How do I Put Foam in Plastic Barrels to Float Them?

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Things You'll Need

  • 55-gallon open-head plastic drum

  • 16 pounds of urethane foam (2-pounds density)

  • Bucket

  • Paint stir

  • Epoxy

  • Silicone sealant

Warning

Fill the barrel in a well-ventilated area, as it releases carbon dioxide while expanding.

The urethane foam will stick to almost anything and is designed to be completely resistant to solvents, so cover up anything you don't want to be damaged.

Ideally, the temperature should be around 80 degrees Fahrenheit for the foam to fully expand. Lower temperatures will result in reduced rates of expansion.

This process will also work for wooden barrels, though they shouldn't be left in contact with the water for as long.

Filling a plastic barrel with expanding urethane foam will produce a highly buoyant float which may be left in contact with water for weeks or even months at a time. Such a barrel is ideal for making a do-it-yourself floating dock, buoy, party barge or flotation aid for use on a lake or pond. This process is explicitly for filling a single barrel with foam, but may be expanded for making many floating barrels simultaneously via the use of larger batches of foam.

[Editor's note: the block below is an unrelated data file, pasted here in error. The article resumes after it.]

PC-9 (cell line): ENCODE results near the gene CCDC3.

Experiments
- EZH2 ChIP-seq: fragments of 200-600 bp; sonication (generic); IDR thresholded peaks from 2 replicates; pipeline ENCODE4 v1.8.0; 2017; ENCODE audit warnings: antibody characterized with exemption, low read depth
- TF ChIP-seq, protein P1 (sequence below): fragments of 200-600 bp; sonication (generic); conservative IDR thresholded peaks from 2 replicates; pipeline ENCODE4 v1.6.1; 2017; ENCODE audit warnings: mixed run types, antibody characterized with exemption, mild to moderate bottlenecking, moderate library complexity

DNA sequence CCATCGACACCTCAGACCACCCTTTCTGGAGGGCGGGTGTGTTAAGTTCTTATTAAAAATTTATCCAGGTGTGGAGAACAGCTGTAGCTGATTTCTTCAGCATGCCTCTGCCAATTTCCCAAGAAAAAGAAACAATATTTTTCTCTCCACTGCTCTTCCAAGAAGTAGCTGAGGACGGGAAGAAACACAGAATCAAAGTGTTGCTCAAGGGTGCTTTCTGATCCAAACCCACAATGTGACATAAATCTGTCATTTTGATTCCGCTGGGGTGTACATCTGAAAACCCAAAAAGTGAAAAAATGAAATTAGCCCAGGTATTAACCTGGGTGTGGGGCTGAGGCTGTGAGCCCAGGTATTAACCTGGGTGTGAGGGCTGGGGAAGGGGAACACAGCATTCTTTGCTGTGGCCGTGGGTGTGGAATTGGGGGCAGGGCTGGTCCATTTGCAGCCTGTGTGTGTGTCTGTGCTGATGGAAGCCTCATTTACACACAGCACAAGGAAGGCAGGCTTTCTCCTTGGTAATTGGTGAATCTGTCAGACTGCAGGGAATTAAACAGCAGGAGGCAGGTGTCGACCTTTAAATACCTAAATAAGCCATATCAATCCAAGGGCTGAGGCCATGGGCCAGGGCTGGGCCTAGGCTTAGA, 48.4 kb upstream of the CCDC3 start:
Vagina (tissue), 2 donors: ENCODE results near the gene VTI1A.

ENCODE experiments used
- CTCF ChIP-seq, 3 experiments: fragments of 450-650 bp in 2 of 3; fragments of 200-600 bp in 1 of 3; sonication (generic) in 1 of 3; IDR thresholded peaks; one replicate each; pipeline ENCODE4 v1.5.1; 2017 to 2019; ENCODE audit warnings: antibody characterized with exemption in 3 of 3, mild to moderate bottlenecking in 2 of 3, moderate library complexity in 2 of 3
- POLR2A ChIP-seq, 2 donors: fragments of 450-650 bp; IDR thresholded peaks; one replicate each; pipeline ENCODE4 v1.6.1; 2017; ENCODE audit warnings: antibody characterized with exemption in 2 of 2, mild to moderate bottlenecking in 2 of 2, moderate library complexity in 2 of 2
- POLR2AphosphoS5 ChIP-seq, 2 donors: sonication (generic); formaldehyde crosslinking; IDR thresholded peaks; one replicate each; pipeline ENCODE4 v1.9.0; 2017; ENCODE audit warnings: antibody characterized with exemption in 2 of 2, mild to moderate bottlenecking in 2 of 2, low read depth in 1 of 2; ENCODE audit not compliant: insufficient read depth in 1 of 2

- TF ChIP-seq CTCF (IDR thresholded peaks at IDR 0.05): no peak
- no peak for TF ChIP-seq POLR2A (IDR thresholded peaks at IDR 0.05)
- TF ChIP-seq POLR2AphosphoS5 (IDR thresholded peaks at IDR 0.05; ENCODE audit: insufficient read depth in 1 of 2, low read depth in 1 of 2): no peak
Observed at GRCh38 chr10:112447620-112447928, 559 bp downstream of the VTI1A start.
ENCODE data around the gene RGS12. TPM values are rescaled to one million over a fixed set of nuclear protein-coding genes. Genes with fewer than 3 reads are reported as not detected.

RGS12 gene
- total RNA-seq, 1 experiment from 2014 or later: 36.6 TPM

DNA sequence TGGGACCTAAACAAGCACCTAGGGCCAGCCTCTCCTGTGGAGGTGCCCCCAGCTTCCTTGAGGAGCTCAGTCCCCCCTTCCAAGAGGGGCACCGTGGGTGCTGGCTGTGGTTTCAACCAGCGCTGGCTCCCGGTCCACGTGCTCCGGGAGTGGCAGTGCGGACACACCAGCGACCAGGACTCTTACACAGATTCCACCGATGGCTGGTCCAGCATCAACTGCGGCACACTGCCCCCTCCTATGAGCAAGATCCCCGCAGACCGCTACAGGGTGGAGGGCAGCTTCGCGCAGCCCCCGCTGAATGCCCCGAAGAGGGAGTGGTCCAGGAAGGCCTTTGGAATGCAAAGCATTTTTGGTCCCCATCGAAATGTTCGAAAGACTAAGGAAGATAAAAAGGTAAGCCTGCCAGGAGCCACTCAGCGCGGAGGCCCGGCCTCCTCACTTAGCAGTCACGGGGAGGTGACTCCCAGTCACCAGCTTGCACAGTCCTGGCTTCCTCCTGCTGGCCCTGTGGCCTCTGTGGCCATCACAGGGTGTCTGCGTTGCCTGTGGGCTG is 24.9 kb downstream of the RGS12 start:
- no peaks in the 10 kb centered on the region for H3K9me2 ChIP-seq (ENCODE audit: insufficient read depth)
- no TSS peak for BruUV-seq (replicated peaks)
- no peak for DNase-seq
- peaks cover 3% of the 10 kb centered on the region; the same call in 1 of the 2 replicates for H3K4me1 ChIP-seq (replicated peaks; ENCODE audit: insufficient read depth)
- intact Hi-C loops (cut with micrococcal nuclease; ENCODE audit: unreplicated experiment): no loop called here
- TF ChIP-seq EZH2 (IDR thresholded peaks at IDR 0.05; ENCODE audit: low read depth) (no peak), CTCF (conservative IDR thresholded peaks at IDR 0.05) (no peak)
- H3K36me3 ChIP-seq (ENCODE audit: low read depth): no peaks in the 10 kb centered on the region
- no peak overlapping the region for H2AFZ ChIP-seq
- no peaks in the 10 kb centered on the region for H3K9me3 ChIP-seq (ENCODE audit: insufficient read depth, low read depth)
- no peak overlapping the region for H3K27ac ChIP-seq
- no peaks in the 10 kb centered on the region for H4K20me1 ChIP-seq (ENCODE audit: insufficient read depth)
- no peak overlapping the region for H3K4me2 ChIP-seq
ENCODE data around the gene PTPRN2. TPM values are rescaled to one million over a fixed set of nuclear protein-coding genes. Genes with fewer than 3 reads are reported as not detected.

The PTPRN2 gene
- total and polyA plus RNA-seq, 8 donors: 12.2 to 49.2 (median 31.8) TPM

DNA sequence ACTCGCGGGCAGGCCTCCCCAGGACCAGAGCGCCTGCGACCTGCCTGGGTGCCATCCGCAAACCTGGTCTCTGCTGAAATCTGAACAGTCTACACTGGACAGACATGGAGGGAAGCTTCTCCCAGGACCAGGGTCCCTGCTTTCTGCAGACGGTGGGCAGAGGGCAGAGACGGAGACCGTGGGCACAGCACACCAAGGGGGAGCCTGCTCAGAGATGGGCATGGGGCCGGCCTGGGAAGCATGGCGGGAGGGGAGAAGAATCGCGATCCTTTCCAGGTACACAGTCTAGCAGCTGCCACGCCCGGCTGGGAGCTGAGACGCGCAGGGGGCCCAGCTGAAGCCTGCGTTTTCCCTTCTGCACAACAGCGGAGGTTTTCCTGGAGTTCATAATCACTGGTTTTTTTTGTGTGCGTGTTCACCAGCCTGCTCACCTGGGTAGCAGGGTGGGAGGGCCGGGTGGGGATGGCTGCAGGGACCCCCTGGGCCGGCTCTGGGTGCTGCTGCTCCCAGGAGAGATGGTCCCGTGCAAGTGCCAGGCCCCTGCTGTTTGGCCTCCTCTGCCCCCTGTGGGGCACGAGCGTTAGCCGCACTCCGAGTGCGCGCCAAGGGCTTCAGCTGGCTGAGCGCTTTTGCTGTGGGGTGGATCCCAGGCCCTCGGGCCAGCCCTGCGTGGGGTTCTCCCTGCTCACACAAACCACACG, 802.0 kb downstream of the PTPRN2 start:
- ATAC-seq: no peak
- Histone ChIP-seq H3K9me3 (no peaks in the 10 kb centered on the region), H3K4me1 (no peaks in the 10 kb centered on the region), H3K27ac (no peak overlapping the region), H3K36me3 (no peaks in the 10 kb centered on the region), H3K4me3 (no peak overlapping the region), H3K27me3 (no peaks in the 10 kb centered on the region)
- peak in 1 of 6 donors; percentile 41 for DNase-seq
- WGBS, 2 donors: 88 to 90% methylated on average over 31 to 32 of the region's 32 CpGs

Step 1

Remove the top of the 55-gallon drum.

Step 2

Following the specific instructions on the container of urethane foam, mix the two components in a bucket and pour the foam into the open plastic drum. If more than one batch of foam is required, wait 15 to 20 minutes in between batches to ensure good adhesion. The volume of a 55-gallon drum is approximately 7.4 cubic feet, so use an amount of foam that will fill that volume (a 16-pounds kit for 2-pounds density foam).

Step 3

Wait one hour after the barrel has been filled with foam. Make a bead of epoxy around the lip of the plastic drum where the top will make contact it. Place the top back onto the drum, gluing it in place.

Step 4

Seal the lip of the drum where the top attaches to it with silicone sealant. Keeping water from coming into contact with the urethane foam will help extend the period of time the drum may be in the water from several weeks or months to a practically indefinite period of time, as long as the seal holds.

references & resources

Paul Bragulla

Paul Bragulla began writing professionally in 2010, producing online articles. His experience as a researcher in beamed energy propulsion means that he can write knowledgeably about topics such as optics, laser operation and high-speed photography. Bragulla holds a Bachelor of Science in physics from Rensselaer Polytechnic Institute.